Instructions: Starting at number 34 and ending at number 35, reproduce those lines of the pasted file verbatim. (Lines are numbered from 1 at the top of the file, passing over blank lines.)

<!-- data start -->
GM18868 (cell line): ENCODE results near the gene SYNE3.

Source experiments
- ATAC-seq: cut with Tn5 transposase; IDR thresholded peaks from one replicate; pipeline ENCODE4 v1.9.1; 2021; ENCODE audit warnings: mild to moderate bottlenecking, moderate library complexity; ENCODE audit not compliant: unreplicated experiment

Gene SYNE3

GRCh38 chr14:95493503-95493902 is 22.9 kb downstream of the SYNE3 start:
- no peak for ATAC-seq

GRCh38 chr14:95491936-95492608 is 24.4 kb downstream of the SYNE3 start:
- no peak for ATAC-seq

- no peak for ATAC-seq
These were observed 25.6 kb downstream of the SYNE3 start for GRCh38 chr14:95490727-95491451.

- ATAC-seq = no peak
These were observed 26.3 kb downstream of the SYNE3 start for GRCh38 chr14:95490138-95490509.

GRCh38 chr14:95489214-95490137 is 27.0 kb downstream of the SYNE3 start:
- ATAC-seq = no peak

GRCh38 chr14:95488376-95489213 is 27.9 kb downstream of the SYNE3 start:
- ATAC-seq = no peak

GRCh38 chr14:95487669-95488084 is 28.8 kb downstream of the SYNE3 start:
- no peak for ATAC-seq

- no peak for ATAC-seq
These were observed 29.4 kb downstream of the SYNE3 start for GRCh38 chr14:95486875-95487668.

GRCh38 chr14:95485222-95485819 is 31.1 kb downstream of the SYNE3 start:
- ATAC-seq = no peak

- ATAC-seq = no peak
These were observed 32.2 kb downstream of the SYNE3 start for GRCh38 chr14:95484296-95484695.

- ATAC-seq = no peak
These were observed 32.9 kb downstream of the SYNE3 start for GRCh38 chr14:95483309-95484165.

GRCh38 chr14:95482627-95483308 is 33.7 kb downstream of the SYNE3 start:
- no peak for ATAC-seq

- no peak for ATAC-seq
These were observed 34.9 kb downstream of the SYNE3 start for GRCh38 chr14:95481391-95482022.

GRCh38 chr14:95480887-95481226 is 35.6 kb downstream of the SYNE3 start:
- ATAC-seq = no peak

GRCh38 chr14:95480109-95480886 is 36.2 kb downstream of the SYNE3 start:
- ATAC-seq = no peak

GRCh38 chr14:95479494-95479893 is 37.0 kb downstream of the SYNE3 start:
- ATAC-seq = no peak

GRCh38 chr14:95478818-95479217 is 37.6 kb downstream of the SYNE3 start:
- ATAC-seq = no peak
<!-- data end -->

- ATAC-seq = no peak

GRCh38 chr14:95479494-95479893 is 37.0 kb downstream of the SYNE3 start: